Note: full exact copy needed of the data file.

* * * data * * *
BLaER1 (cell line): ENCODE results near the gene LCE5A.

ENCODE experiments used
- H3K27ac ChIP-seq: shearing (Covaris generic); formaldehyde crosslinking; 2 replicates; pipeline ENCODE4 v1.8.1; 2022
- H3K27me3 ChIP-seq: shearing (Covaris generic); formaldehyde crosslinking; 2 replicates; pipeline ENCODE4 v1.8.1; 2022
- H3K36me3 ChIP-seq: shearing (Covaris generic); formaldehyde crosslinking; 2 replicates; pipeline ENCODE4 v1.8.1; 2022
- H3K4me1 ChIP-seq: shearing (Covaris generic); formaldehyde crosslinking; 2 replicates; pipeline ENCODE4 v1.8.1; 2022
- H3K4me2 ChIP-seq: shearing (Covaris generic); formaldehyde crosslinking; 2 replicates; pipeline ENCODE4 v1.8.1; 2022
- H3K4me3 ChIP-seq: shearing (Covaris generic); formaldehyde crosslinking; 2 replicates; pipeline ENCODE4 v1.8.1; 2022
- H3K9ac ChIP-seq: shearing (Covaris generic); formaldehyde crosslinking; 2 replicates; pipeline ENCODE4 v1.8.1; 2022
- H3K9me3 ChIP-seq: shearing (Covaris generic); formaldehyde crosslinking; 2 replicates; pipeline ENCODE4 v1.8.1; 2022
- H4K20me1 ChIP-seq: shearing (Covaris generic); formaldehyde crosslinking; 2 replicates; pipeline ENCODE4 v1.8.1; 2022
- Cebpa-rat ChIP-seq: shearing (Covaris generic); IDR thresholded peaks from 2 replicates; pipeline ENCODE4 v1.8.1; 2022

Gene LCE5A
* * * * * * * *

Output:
BLaER1 (cell line): ENCODE results near the gene LCE5A.

ENCODE experiments used
- H3K27ac ChIP-seq: shearing (Covaris generic); formaldehyde crosslinking; 2 replicates; pipeline ENCODE4 v1.8.1; 2022
- H3K27me3 ChIP-seq: shearing (Covaris generic); formaldehyde crosslinking; 2 replicates; pipeline ENCODE4 v1.8.1; 2022
- H3K36me3 ChIP-seq: shearing (Covaris generic); formaldehyde crosslinking; 2 replicates; pipeline ENCODE4 v1.8.1; 2022
- H3K4me1 ChIP-seq: shearing (Covaris generic); formaldehyde crosslinking; 2 replicates; pipeline ENCODE4 v1.8.1; 2022
- H3K4me2 ChIP-seq: shearing (Covaris generic); formaldehyde crosslinking; 2 replicates; pipeline ENCODE4 v1.8.1; 2022
- H3K4me3 ChIP-seq: shearing (Covaris generic); formaldehyde crosslinking; 2 replicates; pipeline ENCODE4 v1.8.1; 2022
- H3K9ac ChIP-seq: shearing (Covaris generic); formaldehyde crosslinking; 2 replicates; pipeline ENCODE4 v1.8.1; 2022
- H3K9me3 ChIP-seq: shearing (Covaris generic); formaldehyde crosslinking; 2 replicates; pipeline ENCODE4 v1.8.1; 2022
- H4K20me1 ChIP-seq: shearing (Covaris generic); formaldehyde crosslinking; 2 replicates; pipeline ENCODE4 v1.8.1; 2022
- Cebpa-rat ChIP-seq: shearing (Covaris generic); IDR thresholded peaks from 2 replicates; pipeline ENCODE4 v1.8.1; 2022

Gene LCE5A